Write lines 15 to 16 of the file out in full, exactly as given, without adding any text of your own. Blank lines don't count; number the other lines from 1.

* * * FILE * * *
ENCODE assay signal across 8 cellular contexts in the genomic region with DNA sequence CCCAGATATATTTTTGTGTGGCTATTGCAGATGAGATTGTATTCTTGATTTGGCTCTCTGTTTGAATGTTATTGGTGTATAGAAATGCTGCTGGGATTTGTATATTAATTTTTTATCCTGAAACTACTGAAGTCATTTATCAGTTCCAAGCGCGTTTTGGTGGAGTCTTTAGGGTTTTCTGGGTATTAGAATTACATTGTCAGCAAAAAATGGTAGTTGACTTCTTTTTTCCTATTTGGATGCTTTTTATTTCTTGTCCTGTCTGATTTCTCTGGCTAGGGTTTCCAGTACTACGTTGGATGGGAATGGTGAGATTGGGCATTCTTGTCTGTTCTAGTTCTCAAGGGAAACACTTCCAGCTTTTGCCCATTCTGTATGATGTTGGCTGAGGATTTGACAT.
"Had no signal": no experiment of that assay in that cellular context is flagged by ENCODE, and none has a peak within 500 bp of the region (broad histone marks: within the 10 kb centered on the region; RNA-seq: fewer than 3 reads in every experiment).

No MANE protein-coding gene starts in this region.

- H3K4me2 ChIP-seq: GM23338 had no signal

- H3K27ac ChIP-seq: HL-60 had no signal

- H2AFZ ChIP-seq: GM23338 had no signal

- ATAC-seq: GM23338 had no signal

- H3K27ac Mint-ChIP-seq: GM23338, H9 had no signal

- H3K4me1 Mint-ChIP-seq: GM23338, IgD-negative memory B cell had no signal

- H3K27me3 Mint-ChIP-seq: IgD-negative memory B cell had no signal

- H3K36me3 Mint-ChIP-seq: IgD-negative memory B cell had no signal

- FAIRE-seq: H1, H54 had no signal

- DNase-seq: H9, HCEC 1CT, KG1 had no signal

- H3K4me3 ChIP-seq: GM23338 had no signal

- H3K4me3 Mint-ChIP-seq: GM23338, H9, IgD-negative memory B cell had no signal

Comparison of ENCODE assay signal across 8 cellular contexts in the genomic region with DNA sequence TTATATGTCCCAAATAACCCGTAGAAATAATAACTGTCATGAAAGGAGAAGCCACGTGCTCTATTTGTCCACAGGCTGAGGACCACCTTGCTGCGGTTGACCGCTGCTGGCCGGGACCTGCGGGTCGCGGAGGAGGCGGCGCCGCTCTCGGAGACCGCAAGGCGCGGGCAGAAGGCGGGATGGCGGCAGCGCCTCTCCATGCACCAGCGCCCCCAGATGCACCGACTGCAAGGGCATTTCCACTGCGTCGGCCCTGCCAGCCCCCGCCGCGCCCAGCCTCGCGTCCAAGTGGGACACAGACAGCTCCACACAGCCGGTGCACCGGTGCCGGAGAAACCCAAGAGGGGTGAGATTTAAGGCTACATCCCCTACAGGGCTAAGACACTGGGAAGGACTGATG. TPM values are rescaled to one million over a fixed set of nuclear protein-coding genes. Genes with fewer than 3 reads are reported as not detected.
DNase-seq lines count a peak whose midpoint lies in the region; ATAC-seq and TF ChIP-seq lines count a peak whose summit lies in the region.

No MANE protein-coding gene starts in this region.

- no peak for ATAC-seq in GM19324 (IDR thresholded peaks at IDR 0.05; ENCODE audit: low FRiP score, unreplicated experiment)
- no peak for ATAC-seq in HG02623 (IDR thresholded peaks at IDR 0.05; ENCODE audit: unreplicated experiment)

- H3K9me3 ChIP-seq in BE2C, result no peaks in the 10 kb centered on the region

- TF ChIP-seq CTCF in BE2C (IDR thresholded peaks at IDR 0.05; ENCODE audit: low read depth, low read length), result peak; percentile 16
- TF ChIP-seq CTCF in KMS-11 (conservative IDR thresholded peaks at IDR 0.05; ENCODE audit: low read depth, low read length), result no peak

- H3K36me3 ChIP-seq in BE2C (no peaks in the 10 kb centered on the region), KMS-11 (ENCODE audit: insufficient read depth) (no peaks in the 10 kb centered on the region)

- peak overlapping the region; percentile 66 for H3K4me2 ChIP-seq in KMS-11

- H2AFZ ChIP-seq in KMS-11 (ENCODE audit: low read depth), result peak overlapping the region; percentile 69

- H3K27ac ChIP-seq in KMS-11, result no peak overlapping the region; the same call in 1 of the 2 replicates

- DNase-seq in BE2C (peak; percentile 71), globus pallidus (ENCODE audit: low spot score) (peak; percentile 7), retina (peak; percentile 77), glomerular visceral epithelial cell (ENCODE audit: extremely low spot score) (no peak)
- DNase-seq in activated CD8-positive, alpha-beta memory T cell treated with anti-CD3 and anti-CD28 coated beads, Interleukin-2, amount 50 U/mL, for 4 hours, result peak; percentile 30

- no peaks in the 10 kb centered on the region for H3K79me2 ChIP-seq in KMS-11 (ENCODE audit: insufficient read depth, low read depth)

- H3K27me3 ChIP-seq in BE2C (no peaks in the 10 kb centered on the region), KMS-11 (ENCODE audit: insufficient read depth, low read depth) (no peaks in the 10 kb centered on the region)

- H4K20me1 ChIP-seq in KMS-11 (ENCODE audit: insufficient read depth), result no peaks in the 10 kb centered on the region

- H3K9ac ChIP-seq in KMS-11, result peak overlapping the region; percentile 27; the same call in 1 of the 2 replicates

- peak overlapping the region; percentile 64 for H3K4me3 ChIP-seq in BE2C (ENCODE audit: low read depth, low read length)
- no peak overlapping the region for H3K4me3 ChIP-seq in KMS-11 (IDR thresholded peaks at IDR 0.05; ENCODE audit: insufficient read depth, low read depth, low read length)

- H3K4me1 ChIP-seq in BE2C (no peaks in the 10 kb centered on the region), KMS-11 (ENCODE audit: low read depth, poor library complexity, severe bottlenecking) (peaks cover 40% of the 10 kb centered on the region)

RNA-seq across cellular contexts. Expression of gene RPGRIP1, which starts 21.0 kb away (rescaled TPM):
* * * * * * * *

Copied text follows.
- H3K4me3 Mint-ChIP-seq: GM23338, H9, IgD-negative memory B cell had no signal

Comparison of ENCODE assay signal across 8 cellular contexts in the genomic region with DNA sequence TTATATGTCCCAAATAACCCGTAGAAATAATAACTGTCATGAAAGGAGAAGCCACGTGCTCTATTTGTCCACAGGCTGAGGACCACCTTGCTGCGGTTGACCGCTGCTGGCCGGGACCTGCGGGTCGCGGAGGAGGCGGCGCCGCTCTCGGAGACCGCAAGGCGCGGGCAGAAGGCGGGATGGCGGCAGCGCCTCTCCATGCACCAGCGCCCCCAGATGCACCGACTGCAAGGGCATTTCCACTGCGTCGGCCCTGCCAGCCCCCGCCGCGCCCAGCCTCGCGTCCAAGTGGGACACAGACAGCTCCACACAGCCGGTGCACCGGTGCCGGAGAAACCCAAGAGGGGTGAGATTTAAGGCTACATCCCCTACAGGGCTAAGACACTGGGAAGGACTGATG. TPM values are rescaled to one million over a fixed set of nuclear protein-coding genes. Genes with fewer than 3 reads are reported as not detected.